Why do UK governments typically fall after 15 years?

By Hasan A

If we were to look at the periods of single-party dominance over the last 100 years, we would easily notice that not one government has survived for much more than 15 years. No party seems capable of retaining power for much longer – with even Thatcher and Major’s governments falling after 18 years of continuous dominance. So what is it that makes every government doomed to fail after this length of time?

One explanation could be down to how the electorate naturally tires of one party’s policy ideas and political direction after a certain period. Even if a government continuously puts forward new legislation, at some point the public are likely to want to see a fresh political impetus, by simple virtue of the fact that they want to feel as though something is changing for the better. Simply put, people get bored of hearing the same things year after year – and before long, they feel as though a new party needs to be in government, who will present new and inspiring reforms to re-invigorate the political discourse. Similarly, it can be difficult for a party to find ways to excite the electorate about the prospect of another term with the same party in power and finding new policies to replace the old ones becomes increasingly difficult – the policies become stale and ideas stagnant.

Also, when one party has been in power for an extended period, it increases the strength of the argument that the country is in a bad state because of that government’s actions. When a government is new, it can simply blame any mishaps on the failings of the previous government and how it inherited a poor legacy from them, just as when David Cameron blamed New Labour for the fiscal deficit that the new Coalition government took on. This argument can no longer be made when one party has been in power for more than two terms of office. Economic downturns also tend to come around about every decade or so, irrespective of how a government has performed – fitting the 15-year cycle well. Take the 2008 financial crisis and the current cost of living crisis for example: 14 years apart. The incumbent government is in the position to feel the brunt of the blame for any economic hardship which the public have to suffer, irrespective of whether it is actually at fault or not. However, while recessions are arguably inevitable in the long run, their depth and severity is down to how fit a state the country was in before heading into the crisis. As a government’s time in office lengthens, it begins to be blamed for every issue the country is facing, whether major or minor. Recessions always come around soon enough to provide sufficient ammunition for opposition parties to blame the government for its handling of the country’s finances. The older a government is, the more likely it is that it will become the scapegoat.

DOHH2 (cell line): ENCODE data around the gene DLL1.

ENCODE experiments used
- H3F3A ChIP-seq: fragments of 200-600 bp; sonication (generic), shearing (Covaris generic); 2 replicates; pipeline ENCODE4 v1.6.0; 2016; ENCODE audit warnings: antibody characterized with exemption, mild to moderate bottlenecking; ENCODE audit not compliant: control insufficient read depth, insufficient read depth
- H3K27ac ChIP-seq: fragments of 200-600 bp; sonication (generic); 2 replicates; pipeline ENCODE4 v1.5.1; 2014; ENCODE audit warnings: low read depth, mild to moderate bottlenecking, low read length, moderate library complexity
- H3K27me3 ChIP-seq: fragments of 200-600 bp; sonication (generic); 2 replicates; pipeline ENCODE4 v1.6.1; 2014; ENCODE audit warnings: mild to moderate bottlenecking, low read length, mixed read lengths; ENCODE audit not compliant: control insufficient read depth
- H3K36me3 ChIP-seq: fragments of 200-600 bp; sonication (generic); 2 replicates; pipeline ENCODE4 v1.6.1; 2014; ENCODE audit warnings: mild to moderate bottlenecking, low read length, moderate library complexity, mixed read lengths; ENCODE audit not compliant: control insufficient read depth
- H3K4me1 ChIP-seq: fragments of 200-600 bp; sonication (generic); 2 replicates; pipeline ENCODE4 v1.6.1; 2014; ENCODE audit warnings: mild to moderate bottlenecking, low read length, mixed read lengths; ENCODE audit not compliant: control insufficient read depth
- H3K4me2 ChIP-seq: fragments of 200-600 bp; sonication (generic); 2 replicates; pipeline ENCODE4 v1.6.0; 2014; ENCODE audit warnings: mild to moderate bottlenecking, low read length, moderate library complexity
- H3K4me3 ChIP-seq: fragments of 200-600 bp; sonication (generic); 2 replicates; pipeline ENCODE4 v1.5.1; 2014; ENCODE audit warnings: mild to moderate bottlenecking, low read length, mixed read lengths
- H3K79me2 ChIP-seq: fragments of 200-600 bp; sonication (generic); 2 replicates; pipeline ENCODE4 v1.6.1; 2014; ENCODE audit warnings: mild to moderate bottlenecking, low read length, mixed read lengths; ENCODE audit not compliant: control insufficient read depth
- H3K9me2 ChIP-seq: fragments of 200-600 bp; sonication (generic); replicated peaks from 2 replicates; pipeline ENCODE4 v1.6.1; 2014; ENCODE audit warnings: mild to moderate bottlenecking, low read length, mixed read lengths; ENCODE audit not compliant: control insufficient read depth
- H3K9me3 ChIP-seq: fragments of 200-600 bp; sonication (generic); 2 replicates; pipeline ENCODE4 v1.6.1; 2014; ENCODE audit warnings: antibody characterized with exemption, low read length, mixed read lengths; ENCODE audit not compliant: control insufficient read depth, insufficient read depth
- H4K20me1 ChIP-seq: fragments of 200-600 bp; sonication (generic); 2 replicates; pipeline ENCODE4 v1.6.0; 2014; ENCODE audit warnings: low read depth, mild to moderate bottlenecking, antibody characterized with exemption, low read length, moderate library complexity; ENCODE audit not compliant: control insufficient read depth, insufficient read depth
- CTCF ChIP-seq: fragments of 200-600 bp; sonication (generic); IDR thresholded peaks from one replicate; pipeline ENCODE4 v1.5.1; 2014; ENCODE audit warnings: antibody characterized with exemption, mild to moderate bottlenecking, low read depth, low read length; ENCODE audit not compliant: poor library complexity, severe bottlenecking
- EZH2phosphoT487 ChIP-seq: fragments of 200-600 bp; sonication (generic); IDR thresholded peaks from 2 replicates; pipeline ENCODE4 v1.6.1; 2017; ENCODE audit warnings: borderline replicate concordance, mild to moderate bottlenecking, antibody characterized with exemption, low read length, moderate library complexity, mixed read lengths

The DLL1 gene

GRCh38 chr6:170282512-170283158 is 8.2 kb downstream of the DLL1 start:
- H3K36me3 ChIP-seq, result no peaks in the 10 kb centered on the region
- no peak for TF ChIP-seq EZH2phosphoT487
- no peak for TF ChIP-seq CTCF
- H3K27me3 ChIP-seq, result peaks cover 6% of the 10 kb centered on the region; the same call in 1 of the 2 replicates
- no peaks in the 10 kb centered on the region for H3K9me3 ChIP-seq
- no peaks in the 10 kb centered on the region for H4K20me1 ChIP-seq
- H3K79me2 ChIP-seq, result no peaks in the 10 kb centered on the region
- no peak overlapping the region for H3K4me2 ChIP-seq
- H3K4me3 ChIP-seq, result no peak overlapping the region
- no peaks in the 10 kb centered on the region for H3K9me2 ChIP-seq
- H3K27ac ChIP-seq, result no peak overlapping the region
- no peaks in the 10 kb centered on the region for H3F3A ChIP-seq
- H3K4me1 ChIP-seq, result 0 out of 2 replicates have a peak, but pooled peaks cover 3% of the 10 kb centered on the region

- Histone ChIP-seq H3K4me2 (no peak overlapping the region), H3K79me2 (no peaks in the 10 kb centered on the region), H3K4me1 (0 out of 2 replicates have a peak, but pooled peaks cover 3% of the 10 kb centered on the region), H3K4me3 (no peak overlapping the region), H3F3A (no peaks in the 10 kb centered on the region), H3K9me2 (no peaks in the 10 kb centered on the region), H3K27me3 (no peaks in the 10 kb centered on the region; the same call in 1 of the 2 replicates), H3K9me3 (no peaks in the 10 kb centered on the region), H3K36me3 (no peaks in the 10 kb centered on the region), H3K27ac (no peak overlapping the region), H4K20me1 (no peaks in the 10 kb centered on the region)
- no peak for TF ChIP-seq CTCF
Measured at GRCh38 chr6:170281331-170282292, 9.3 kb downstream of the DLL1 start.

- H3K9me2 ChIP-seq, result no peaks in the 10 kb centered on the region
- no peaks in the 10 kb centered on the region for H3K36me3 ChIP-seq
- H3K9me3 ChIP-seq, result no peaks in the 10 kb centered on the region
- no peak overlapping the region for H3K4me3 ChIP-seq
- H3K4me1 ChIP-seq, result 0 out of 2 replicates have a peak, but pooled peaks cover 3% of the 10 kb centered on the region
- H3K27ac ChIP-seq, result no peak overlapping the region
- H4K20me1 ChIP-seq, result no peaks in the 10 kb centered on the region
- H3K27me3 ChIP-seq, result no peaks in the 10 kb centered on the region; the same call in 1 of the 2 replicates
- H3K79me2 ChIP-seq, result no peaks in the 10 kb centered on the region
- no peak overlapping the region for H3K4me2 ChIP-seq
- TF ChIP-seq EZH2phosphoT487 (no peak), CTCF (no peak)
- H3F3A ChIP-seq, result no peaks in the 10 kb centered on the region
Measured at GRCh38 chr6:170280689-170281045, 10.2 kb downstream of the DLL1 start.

As time passes, it also allows the Opposition to change tack, re-brand and give a new strength to their message. For example, John Smith – Tony Blair’s predecessor as Labour Party leader – was highly successful at rebranding the party for a new era of more centrist policy, ready for Tony Blair to take Labour into government in 1997.

It can also be said that after an extended time in office, any government tends to become complacent and overly confident. This complacency is often reflected by the scandals that frequently plague a government in its final years. The recent Partygate saga under Johnson and the Cash For Questions scandal that rocked John Major’s government are examples of this. It’s almost as if the party in power forgets what it’s like to be in opposition and begin to take being in government for granted. Struggling political parties also attract innovative, young and visionary leaders – as Blair and Brown were for New Labour – while long-term governments begin to struggle to find fresh talent to re-invigorate the front benches and win new support.

The Conservatives have been in power now for 12 years, in one form or another, and it’s becoming increasingly likely that they won’t make it to 15, with one YouGov voting-intention poll giving Labour a 33-point lead and a projected vote share of 54%. In this case, it seems as though their possible failure will be put down to complacency, and the electorate’s widespread ability to blame one party for the current situation the country faces.

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